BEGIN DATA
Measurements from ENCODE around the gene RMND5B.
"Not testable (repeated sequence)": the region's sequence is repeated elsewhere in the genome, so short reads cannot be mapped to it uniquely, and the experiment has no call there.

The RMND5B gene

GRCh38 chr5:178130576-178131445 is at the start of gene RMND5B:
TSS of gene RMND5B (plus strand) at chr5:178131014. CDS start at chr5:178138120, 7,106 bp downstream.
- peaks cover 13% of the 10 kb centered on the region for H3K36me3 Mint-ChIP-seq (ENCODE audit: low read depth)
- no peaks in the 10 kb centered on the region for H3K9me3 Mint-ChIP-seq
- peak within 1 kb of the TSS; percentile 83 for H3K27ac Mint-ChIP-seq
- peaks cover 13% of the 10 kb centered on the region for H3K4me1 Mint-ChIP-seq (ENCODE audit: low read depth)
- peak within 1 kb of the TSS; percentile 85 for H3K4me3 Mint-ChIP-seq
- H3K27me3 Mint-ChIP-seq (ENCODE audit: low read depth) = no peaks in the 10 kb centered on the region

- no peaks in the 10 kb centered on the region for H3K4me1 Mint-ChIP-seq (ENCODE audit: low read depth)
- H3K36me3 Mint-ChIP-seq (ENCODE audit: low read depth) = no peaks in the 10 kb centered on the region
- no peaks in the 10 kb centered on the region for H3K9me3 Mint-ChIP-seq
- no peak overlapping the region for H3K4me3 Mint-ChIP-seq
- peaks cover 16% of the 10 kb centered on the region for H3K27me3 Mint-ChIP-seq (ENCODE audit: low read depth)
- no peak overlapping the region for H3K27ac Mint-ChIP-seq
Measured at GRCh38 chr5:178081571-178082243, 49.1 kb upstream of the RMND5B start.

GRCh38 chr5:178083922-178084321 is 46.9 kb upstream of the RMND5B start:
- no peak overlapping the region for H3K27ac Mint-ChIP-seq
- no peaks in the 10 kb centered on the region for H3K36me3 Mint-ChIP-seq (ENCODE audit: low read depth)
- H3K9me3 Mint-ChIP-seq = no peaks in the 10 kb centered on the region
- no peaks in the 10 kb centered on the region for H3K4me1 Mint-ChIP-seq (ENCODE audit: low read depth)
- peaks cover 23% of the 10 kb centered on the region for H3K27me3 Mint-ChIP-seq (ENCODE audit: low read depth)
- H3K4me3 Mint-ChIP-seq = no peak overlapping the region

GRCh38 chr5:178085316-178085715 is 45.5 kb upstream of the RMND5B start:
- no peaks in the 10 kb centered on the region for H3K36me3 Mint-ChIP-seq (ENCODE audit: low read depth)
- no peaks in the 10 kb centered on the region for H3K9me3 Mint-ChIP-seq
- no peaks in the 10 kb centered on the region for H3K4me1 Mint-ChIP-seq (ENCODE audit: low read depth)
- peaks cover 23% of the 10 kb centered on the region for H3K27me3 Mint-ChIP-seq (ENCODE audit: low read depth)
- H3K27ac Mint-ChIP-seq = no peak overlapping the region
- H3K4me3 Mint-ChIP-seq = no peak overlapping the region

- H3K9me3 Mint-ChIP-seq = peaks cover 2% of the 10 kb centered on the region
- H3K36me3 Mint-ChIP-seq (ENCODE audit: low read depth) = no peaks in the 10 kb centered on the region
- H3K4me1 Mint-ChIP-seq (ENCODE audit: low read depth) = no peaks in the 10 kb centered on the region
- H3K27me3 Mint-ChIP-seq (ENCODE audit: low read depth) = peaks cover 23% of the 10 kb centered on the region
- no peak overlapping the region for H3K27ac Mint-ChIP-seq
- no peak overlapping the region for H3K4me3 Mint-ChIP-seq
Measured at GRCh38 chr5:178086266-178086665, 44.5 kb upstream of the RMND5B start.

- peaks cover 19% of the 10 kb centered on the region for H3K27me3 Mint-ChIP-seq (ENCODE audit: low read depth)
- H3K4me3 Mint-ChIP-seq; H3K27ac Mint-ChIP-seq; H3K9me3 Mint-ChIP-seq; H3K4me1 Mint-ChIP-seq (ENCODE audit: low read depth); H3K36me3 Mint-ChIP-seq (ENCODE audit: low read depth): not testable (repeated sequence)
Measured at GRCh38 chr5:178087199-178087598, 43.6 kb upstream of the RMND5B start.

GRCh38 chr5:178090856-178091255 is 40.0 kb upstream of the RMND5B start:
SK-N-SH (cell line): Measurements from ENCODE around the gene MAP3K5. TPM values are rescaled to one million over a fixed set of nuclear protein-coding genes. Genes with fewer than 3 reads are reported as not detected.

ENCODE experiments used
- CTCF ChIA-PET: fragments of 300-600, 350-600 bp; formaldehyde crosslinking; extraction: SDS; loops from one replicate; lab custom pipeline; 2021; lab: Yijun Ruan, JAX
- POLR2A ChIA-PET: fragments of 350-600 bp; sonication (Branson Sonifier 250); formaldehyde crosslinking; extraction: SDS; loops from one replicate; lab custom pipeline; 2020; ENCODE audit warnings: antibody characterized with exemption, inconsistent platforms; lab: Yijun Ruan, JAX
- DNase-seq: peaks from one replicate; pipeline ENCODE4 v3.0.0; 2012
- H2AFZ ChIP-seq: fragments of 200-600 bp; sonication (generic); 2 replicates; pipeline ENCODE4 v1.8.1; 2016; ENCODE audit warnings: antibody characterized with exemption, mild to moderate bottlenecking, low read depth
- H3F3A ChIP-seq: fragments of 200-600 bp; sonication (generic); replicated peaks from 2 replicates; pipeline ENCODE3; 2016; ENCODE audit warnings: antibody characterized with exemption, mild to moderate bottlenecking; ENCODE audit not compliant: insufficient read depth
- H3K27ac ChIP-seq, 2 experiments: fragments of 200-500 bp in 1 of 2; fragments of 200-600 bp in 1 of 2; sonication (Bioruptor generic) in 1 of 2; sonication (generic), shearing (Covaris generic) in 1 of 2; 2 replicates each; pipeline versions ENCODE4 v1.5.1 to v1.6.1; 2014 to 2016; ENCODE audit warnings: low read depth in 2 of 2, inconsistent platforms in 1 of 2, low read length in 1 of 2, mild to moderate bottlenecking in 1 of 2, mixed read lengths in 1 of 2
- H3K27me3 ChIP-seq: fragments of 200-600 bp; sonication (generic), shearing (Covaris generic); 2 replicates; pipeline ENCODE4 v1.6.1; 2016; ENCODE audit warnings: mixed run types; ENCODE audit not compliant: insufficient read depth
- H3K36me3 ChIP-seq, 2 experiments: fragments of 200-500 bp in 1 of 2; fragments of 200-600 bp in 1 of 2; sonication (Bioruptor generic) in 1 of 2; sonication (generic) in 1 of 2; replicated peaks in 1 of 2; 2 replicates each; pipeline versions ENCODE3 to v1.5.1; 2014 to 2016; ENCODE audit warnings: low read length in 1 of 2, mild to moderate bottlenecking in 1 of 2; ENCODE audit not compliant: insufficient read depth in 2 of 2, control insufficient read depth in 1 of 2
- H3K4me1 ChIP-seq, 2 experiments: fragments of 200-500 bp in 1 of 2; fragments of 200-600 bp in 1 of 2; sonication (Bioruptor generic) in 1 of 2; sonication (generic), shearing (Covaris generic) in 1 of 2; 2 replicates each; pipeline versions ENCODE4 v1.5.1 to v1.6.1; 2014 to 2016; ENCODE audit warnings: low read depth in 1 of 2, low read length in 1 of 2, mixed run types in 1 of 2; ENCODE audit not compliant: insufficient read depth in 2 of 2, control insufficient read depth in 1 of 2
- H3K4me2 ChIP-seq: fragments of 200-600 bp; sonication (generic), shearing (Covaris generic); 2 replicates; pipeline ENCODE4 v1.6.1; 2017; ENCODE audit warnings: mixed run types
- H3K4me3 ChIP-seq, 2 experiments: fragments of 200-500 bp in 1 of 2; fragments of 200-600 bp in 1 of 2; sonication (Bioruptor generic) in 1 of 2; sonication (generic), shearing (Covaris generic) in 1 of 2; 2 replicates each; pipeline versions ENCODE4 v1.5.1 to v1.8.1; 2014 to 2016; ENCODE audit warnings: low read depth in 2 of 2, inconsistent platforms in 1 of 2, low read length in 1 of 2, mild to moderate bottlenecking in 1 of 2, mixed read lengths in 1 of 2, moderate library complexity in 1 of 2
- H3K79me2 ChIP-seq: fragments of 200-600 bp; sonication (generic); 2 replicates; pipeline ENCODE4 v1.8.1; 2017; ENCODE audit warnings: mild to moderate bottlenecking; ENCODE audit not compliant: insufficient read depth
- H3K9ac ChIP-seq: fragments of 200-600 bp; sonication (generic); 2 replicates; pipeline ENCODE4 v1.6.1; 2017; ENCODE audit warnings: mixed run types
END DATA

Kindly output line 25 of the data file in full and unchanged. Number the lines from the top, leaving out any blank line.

- H3K4me3 Mint-ChIP-seq = no peak overlapping the region